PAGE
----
The Moral Of The Story: What You Read With Your Children Matters
One of the most important activities for a caregiver and child is reading together. Reading prepares a child to succeed academically, stimulates imagination, and facilitates closeness. Children as young as a few months of age can look at pictures, listen to your voice, and draw associations between the book and the world around them. Children love the sound of language before they understand that it comes from the words on the page. Even after children learn to read in school, it is still beneficial to read together to expand their literacy horizons.
How often should you read to your child?
Even though life can be busy, it's important to set aside a small amount of time each day for reading. Having a regularly scheduled time makes it convenient to remember and helps your child know what to expect. Reading on a regular basis sends the message to your child that reading is important. The main goal is to motivate your child to read independently and become fluent, so they can find joy in a lifelong relationship with reading.
Which books should you read to your child?
While all reading is beneficial for language development, some books target specific educational concepts that are appropriate for different age levels. Most libraries and online booksellers will give recommended ages for certain books. When children reach preschool age and older, it's important to include books that have a moral to the story. Children love relating to characters and will remember lessons learned from books more than lectures from their parents. Some morals important for school-age children include being kind to others, telling the truth even when it's difficult, expressing gratitude, accepting flaws and weaknesses, and the value of hard work.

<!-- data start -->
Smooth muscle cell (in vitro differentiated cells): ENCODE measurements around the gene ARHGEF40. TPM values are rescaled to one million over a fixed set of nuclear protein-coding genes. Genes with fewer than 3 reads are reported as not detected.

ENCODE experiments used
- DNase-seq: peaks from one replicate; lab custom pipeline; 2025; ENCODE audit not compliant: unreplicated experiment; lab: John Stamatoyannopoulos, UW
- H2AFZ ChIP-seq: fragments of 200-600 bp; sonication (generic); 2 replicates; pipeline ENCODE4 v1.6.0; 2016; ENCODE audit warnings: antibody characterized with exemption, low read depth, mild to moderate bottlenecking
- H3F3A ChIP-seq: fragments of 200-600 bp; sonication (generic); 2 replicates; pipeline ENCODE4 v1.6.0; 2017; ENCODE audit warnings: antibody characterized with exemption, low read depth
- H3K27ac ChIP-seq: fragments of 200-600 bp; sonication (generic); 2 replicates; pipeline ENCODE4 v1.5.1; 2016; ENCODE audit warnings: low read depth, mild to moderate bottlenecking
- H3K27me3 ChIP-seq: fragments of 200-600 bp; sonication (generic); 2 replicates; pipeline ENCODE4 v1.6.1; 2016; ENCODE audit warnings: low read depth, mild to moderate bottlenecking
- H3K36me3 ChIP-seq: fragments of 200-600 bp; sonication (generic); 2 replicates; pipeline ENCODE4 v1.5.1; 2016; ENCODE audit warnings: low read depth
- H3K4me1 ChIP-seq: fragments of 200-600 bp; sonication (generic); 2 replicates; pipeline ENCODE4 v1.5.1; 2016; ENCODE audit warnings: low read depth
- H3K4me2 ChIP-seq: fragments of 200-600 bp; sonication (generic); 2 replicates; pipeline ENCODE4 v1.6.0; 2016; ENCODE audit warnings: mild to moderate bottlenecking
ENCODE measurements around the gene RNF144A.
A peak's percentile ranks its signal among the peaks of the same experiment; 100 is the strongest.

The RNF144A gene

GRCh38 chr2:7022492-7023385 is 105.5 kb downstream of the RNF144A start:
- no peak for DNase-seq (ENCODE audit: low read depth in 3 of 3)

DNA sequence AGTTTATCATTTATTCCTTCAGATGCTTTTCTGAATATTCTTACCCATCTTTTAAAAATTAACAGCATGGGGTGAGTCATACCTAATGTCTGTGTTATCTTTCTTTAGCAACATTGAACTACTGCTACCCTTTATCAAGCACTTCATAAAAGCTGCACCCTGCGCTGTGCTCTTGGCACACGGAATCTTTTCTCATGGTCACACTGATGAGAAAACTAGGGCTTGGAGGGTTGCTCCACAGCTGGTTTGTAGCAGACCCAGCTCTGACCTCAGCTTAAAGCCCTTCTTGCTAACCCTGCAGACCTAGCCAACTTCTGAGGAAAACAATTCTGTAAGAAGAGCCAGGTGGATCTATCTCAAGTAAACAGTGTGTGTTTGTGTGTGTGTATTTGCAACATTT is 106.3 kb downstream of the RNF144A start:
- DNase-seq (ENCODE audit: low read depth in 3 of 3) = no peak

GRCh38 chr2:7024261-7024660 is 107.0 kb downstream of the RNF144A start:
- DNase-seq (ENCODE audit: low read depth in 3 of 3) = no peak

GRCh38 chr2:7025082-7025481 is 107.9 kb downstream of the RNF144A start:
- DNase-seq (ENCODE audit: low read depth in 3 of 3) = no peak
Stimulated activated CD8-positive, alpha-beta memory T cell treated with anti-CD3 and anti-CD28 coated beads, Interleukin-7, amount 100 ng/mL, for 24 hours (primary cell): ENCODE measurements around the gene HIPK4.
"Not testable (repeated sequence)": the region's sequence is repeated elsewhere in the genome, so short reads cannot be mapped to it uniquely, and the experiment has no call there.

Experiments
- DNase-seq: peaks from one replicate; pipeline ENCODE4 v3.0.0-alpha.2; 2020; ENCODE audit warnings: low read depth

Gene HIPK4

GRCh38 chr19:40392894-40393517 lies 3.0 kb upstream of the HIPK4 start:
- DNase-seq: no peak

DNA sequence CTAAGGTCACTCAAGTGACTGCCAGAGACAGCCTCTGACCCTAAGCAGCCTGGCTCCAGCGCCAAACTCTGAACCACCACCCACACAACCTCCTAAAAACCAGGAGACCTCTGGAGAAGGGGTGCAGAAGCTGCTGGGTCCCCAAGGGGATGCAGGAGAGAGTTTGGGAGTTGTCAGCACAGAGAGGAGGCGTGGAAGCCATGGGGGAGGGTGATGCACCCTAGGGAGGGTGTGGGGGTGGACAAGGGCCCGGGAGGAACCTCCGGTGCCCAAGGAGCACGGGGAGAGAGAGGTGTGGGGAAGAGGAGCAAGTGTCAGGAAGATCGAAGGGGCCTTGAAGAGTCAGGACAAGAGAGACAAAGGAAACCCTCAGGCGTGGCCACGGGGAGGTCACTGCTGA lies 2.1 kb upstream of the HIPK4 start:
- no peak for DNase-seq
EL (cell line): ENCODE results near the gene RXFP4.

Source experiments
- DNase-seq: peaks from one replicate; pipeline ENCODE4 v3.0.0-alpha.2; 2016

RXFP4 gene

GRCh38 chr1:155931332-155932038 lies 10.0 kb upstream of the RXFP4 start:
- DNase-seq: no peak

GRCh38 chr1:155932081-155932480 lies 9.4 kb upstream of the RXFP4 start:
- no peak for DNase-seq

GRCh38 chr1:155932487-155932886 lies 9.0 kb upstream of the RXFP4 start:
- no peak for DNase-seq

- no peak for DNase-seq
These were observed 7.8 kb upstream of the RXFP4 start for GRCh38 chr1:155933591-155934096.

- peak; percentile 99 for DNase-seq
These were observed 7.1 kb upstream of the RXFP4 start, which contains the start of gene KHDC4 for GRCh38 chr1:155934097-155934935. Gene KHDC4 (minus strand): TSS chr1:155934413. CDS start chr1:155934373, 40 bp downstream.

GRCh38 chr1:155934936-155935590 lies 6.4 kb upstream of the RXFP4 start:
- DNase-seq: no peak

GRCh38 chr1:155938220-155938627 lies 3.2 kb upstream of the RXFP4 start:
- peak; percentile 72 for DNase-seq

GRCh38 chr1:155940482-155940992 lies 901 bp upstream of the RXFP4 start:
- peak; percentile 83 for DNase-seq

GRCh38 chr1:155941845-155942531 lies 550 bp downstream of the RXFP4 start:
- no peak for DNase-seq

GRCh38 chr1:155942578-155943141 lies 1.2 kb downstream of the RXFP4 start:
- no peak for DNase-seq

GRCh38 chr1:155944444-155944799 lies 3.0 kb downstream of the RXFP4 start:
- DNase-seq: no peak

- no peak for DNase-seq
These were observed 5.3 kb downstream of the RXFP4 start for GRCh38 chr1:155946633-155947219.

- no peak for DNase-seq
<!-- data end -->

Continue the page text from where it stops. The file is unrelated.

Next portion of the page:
How can you discuss the books with your child?
Some of the value of stories with a moral may not be accessible to your child without a follow-up discussion. Talking about the book together can help uncover the meaning and allow the child to relate the story to their own life. After reading a story with a moral, talk about what happened to the characters and ask the child what they would have done in the same situation. Focus on simple elements such as the "problem" in the story, the character's emotions, and what was done to solve the problem. Reinforce the lessons throughout the day when your child shows an application of what they have learned.
For more information, contact a bookseller that carries moral story books for children.